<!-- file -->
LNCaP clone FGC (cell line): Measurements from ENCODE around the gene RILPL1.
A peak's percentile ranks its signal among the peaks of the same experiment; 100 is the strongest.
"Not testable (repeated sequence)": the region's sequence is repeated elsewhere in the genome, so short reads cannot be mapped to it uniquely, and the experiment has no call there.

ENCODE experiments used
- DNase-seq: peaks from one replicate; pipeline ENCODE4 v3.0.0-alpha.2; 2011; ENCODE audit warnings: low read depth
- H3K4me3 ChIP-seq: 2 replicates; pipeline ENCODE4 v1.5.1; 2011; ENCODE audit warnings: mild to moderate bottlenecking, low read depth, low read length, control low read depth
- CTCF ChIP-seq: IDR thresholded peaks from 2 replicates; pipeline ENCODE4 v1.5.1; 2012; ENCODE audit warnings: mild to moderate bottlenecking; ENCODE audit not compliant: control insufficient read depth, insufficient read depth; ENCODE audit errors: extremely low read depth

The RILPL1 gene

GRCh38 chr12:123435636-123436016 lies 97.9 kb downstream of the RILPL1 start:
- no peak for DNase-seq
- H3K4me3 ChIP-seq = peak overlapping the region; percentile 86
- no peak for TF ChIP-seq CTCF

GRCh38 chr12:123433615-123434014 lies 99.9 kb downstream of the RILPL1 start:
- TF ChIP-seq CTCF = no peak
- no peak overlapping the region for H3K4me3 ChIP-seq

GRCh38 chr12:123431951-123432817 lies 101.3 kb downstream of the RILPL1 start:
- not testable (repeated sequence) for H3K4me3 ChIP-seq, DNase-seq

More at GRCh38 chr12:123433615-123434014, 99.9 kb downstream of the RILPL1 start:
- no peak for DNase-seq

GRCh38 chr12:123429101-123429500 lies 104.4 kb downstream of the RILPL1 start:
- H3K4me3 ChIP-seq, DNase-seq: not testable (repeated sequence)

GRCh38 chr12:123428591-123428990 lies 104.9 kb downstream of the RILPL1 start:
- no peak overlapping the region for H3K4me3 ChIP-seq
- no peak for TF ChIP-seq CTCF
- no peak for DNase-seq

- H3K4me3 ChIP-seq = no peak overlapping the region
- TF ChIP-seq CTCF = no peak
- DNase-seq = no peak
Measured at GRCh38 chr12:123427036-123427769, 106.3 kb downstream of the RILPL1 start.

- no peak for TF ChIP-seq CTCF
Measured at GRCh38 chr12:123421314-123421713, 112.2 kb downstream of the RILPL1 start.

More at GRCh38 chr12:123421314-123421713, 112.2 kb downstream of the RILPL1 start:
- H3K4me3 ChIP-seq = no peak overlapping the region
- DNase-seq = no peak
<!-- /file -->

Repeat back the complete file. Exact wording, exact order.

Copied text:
LNCaP clone FGC (cell line): Measurements from ENCODE around the gene RILPL1.
A peak's percentile ranks its signal among the peaks of the same experiment; 100 is the strongest.
"Not testable (repeated sequence)": the region's sequence is repeated elsewhere in the genome, so short reads cannot be mapped to it uniquely, and the experiment has no call there.

ENCODE experiments used
- DNase-seq: peaks from one replicate; pipeline ENCODE4 v3.0.0-alpha.2; 2011; ENCODE audit warnings: low read depth
- H3K4me3 ChIP-seq: 2 replicates; pipeline ENCODE4 v1.5.1; 2011; ENCODE audit warnings: mild to moderate bottlenecking, low read depth, low read length, control low read depth
- CTCF ChIP-seq: IDR thresholded peaks from 2 replicates; pipeline ENCODE4 v1.5.1; 2012; ENCODE audit warnings: mild to moderate bottlenecking; ENCODE audit not compliant: control insufficient read depth, insufficient read depth; ENCODE audit errors: extremely low read depth

The RILPL1 gene

GRCh38 chr12:123435636-123436016 lies 97.9 kb downstream of the RILPL1 start:
- no peak for DNase-seq
- H3K4me3 ChIP-seq = peak overlapping the region; percentile 86
- no peak for TF ChIP-seq CTCF

GRCh38 chr12:123433615-123434014 lies 99.9 kb downstream of the RILPL1 start:
- TF ChIP-seq CTCF = no peak
- no peak overlapping the region for H3K4me3 ChIP-seq

GRCh38 chr12:123431951-123432817 lies 101.3 kb downstream of the RILPL1 start:
- not testable (repeated sequence) for H3K4me3 ChIP-seq, DNase-seq

More at GRCh38 chr12:123433615-123434014, 99.9 kb downstream of the RILPL1 start:
- no peak for DNase-seq

GRCh38 chr12:123429101-123429500 lies 104.4 kb downstream of the RILPL1 start:
- H3K4me3 ChIP-seq, DNase-seq: not testable (repeated sequence)

GRCh38 chr12:123428591-123428990 lies 104.9 kb downstream of the RILPL1 start:
- no peak overlapping the region for H3K4me3 ChIP-seq
- no peak for TF ChIP-seq CTCF
- no peak for DNase-seq

- H3K4me3 ChIP-seq = no peak overlapping the region
- TF ChIP-seq CTCF = no peak
- DNase-seq = no peak
Measured at GRCh38 chr12:123427036-123427769, 106.3 kb downstream of the RILPL1 start.

- no peak for TF ChIP-seq CTCF
Measured at GRCh38 chr12:123421314-123421713, 112.2 kb downstream of the RILPL1 start.

More at GRCh38 chr12:123421314-123421713, 112.2 kb downstream of the RILPL1 start:
- H3K4me3 ChIP-seq = no peak overlapping the region
- DNase-seq = no peak